Nova Scotia

Port Hawkesbury mayor urging Cape Breton gateways strategy

The mayor of Port Hawkesbury is urging Cape Breton municipalities and First Nations to develop a joint gateways strategy so the island's seaports, airports and highways can work in concert to boost tourism.

Brenda Chisholm-Beaton says seaports, airports and highways need to work in concert to boost tourism

Port Hawkesbury Mayor Brenda Chisholm-Beaton says Cape Breton municipalities and First Nations need a strategy to enhance gateways, such as the Canso causeway, to boost tourism. (Submitted by Glen Fry/Department of Fisheries and Oceans)

The mayor of Port Hawkesbury, N.S., is urging Cape Breton municipalities and First Nations to develop a joint gateways strategy to help boost tourism.

Brenda Chisholm-Beaton said the island's seaports, airports and highways need to work in concert, and for that to happen, local governments are going to have to start talking to each other.

"I really do feel like there is an opportunity to collaborate together on one big project and do something meaningful that will move the needle, or position our island for incredible growth and prosperity," she said.

The strategy may be tricky to develop, given competing container terminal proposals in Sydney and Melford, Chisholm-Beaton said.

The mayor was also caught in a dispute earlier this year over fears that a proposed airport for Inverness County would take business away from the existing one near Port Hawkesbury.

Port Hawkesbury Mayor Brenda Chisholm-Beaton says there will be some competing interests, but local governments can also focus on projects that unite the island. (Tom Ayers/CBC)

However, discussions on the gateways idea started before the Inverness airport project became public, she said.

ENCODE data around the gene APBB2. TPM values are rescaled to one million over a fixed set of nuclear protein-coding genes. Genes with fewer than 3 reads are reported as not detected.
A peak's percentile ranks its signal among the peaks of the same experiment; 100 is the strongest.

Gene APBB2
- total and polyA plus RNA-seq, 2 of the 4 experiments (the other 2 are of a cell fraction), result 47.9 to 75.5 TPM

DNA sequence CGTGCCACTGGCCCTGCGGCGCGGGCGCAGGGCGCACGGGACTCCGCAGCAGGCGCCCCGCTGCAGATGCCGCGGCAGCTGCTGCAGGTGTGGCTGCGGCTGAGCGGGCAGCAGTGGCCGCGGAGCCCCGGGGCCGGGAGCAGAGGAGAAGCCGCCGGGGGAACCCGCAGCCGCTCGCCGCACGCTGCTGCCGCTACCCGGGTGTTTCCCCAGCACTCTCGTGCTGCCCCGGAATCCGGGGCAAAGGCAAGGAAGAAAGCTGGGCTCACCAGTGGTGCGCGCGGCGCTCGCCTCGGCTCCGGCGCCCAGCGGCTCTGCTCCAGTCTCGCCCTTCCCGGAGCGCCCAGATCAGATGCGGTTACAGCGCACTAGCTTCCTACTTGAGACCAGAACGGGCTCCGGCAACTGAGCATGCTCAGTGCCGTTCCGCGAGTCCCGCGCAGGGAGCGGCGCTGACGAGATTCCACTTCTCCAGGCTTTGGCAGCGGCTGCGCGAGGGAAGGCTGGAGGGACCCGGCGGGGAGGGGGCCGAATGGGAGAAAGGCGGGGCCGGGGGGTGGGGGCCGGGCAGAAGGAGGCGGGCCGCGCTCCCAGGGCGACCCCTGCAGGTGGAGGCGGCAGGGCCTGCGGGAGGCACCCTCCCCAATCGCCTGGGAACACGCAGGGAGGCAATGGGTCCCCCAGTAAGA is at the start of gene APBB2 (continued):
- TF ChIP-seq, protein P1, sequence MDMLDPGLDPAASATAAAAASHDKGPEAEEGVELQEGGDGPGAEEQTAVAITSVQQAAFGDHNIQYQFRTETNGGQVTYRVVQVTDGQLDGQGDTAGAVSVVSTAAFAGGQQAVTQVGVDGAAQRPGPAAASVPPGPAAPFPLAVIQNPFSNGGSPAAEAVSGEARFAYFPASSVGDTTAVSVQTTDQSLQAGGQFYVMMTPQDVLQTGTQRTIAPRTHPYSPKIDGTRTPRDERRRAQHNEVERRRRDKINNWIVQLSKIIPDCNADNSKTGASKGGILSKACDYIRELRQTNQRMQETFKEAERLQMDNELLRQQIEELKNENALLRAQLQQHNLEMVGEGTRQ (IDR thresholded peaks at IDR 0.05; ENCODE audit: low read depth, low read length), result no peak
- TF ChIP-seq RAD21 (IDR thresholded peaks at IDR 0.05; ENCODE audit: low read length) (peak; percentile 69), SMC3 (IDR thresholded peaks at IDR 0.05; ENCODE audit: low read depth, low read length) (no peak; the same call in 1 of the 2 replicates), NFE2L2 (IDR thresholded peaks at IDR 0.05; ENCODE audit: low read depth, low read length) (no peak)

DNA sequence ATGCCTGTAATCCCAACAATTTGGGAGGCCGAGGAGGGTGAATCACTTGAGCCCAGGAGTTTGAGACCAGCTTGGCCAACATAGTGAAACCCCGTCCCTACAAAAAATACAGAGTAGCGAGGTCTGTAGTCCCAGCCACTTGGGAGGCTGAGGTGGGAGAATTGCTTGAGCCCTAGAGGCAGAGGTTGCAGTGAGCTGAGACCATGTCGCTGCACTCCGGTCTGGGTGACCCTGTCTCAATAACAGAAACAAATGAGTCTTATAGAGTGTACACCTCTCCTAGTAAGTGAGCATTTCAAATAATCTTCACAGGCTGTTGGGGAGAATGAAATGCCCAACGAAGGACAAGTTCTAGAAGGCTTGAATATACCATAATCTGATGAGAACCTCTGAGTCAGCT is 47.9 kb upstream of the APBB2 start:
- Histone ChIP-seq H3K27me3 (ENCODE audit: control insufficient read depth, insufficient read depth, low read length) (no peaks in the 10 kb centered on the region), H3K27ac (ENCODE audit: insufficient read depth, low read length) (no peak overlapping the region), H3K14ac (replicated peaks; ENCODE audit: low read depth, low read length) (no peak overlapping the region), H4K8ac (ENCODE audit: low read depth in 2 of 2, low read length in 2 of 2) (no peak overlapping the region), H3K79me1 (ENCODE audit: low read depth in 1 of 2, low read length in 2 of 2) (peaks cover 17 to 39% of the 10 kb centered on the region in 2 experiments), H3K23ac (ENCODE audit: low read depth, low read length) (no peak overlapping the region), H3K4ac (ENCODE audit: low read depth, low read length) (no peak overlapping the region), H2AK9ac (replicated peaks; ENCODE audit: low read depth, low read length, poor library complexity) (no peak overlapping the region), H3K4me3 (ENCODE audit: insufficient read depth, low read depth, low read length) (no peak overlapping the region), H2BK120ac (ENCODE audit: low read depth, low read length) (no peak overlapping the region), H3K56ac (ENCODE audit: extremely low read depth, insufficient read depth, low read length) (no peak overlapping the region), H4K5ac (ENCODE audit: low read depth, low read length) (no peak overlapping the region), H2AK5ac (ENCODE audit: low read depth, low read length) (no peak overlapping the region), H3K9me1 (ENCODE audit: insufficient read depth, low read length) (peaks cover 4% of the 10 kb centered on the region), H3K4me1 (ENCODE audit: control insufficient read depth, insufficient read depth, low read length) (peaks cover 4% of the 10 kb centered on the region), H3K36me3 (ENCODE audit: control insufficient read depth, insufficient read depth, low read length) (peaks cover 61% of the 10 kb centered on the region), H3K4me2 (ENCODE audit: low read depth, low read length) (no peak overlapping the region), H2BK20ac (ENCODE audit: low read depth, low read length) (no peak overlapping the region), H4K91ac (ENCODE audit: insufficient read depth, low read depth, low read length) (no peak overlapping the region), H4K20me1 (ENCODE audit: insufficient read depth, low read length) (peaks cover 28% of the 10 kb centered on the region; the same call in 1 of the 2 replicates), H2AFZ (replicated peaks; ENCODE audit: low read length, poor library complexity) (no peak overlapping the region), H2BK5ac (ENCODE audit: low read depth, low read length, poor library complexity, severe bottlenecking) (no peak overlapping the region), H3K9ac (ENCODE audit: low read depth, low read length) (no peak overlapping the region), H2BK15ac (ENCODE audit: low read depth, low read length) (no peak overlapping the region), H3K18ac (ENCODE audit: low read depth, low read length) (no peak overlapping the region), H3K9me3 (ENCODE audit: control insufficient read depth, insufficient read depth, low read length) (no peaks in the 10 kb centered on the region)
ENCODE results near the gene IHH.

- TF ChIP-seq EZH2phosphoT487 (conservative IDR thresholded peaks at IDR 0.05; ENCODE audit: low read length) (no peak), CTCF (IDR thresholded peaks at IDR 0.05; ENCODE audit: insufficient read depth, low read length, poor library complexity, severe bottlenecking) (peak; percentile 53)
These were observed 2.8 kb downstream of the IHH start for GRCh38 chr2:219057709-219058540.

"There will be some competing interests, I mean that's a given, but I think it's still important that we have the kind of conversations about what are some things that can unite us?" Chisholm-Beaton said.

"What are some things we can work on together?"

Local governments can work on projects that unite the island, she said.

For example, there is some suggestion the province will be redesigning the highway rotary in Port Hastings, on the island side of the Canso causeway, over the next few years.

That makes it an ideal time to get input from municipalities and First Nations across Cape Breton to find out whether a new visitor centre or some other facilities should greet travellers who come from off-island, Chisholm-Beaton said.

There may be ways to direct tourists to attractions around the region and keep them on the island longer, she said.

"We really need to have those discussions now and kind of start a collaborative process," Chisholm-Beaton said.

Victoria County Warden Bruce Morrison says there's a great spirit of co-operation among Cape Breton governments and a gateways strategy can benefit all parts of the island. (CBC)

Victoria County endorsed the gateways proposal earlier this week.

Warden Bruce Morrison said the idea can work.

"There's currently a great spirit of co-operation on the island with the five municipalities and the five First Nations, so I think this project could be mutually beneficial to all," he said.

Victoria County's main gateway is the community wharf on the Bras d'Or Lake in Baddeck.

Small port development

Morrison said that's not the only reason to join an islandwide strategy, but it is a good one.

"Absolutely, I think it'd fit in quite nicely, particularly with the discussions around port development," he said.

"We are a small port. We're getting small cruise ships in now."

Chisholm-Beaton said she intends to seek support from other governments around Cape Breton in the coming year.

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About the Author

Tom Ayers

Reporter/Editor

Tom Ayers has been a reporter and editor for more than 30 years. He has spent the last 15 years covering Cape Breton and Nova Scotia stories. You can reach him at tom.ayers@cbc.ca.

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